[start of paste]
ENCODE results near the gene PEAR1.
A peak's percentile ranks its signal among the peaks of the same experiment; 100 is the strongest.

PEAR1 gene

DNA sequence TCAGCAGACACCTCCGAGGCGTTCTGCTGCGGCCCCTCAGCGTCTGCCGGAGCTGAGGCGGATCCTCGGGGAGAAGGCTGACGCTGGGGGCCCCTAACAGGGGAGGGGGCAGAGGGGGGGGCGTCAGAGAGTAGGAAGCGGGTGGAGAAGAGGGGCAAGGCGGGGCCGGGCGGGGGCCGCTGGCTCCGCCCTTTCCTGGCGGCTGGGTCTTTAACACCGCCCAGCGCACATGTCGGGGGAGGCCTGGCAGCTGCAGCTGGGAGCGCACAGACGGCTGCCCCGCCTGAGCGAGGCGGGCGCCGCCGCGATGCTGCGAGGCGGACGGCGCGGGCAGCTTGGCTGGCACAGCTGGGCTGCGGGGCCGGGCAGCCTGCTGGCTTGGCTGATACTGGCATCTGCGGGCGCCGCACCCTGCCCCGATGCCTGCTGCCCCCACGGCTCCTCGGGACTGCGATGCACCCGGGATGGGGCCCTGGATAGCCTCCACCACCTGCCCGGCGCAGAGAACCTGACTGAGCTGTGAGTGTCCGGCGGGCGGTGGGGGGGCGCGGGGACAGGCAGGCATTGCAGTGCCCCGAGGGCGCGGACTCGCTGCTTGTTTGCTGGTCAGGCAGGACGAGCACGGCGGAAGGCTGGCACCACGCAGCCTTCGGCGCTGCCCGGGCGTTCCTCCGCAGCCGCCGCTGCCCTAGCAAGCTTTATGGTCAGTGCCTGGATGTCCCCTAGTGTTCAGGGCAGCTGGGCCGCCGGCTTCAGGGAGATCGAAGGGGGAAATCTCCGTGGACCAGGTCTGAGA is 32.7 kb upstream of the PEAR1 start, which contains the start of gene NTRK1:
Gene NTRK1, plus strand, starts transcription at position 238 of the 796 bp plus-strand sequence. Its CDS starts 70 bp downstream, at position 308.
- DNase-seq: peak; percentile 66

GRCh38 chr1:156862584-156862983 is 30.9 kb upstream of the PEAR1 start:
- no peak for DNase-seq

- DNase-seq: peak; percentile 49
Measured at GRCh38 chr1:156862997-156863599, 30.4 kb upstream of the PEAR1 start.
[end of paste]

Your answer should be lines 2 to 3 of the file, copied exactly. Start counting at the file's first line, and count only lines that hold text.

A peak's percentile ranks its signal among the peaks of the same experiment; 100 is the strongest.

PEAR1 gene